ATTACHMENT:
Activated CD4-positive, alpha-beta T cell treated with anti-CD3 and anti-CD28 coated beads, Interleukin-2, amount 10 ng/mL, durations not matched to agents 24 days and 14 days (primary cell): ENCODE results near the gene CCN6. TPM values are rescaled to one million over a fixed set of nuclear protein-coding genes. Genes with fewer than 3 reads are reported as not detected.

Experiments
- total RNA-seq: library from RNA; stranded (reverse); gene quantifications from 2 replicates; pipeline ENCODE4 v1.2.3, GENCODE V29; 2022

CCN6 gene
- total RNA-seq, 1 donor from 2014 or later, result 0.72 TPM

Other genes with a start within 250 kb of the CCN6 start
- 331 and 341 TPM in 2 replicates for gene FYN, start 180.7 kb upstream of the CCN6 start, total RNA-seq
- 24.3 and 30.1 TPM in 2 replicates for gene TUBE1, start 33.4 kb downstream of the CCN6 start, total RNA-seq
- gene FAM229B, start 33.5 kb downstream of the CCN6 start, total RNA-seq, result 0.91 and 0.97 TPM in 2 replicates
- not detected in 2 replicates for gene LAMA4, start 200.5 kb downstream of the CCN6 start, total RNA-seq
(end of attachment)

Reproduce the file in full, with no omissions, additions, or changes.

Activated CD4-positive, alpha-beta T cell treated with anti-CD3 and anti-CD28 coated beads, Interleukin-2, amount 10 ng/mL, durations not matched to agents 24 days and 14 days (primary cell): ENCODE results near the gene CCN6. TPM values are rescaled to one million over a fixed set of nuclear protein-coding genes. Genes with fewer than 3 reads are reported as not detected.

Experiments
- total RNA-seq: library from RNA; stranded (reverse); gene quantifications from 2 replicates; pipeline ENCODE4 v1.2.3, GENCODE V29; 2022

CCN6 gene
- total RNA-seq, 1 donor from 2014 or later, result 0.72 TPM

Other genes with a start within 250 kb of the CCN6 start
- 331 and 341 TPM in 2 replicates for gene FYN, start 180.7 kb upstream of the CCN6 start, total RNA-seq
- 24.3 and 30.1 TPM in 2 replicates for gene TUBE1, start 33.4 kb downstream of the CCN6 start, total RNA-seq
- gene FAM229B, start 33.5 kb downstream of the CCN6 start, total RNA-seq, result 0.91 and 0.97 TPM in 2 replicates
- not detected in 2 replicates for gene LAMA4, start 200.5 kb downstream of the CCN6 start, total RNA-seq